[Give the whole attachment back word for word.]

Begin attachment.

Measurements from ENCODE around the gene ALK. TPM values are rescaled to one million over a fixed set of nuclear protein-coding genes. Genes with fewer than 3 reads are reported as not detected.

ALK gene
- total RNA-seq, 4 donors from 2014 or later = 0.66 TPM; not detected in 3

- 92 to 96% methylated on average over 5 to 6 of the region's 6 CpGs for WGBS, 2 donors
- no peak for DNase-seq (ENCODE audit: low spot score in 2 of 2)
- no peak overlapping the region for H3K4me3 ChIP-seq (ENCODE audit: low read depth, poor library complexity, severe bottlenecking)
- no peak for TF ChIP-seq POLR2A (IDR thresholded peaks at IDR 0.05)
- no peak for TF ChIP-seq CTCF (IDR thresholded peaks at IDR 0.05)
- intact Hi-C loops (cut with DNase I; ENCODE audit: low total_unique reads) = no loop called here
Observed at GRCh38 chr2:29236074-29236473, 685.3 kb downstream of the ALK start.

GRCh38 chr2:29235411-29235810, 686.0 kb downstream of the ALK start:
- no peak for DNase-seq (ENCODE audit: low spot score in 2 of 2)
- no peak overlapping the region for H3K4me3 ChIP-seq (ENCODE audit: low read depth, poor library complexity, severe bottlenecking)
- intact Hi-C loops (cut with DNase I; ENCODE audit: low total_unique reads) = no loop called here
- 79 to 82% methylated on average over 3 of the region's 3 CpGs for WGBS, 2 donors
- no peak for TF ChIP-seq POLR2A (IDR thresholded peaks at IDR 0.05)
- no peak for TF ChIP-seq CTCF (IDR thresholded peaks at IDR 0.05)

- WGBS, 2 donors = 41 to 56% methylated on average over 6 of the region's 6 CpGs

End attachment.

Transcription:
Measurements from ENCODE around the gene ALK. TPM values are rescaled to one million over a fixed set of nuclear protein-coding genes. Genes with fewer than 3 reads are reported as not detected.

ALK gene
- total RNA-seq, 4 donors from 2014 or later = 0.66 TPM; not detected in 3

- 92 to 96% methylated on average over 5 to 6 of the region's 6 CpGs for WGBS, 2 donors
- no peak for DNase-seq (ENCODE audit: low spot score in 2 of 2)
- no peak overlapping the region for H3K4me3 ChIP-seq (ENCODE audit: low read depth, poor library complexity, severe bottlenecking)
- no peak for TF ChIP-seq POLR2A (IDR thresholded peaks at IDR 0.05)
- no peak for TF ChIP-seq CTCF (IDR thresholded peaks at IDR 0.05)
- intact Hi-C loops (cut with DNase I; ENCODE audit: low total_unique reads) = no loop called here
Observed at GRCh38 chr2:29236074-29236473, 685.3 kb downstream of the ALK start.

GRCh38 chr2:29235411-29235810, 686.0 kb downstream of the ALK start:
- no peak for DNase-seq (ENCODE audit: low spot score in 2 of 2)
- no peak overlapping the region for H3K4me3 ChIP-seq (ENCODE audit: low read depth, poor library complexity, severe bottlenecking)
- intact Hi-C loops (cut with DNase I; ENCODE audit: low total_unique reads) = no loop called here
- 79 to 82% methylated on average over 3 of the region's 3 CpGs for WGBS, 2 donors
- no peak for TF ChIP-seq POLR2A (IDR thresholded peaks at IDR 0.05)
- no peak for TF ChIP-seq CTCF (IDR thresholded peaks at IDR 0.05)

- WGBS, 2 donors = 41 to 56% methylated on average over 6 of the region's 6 CpGs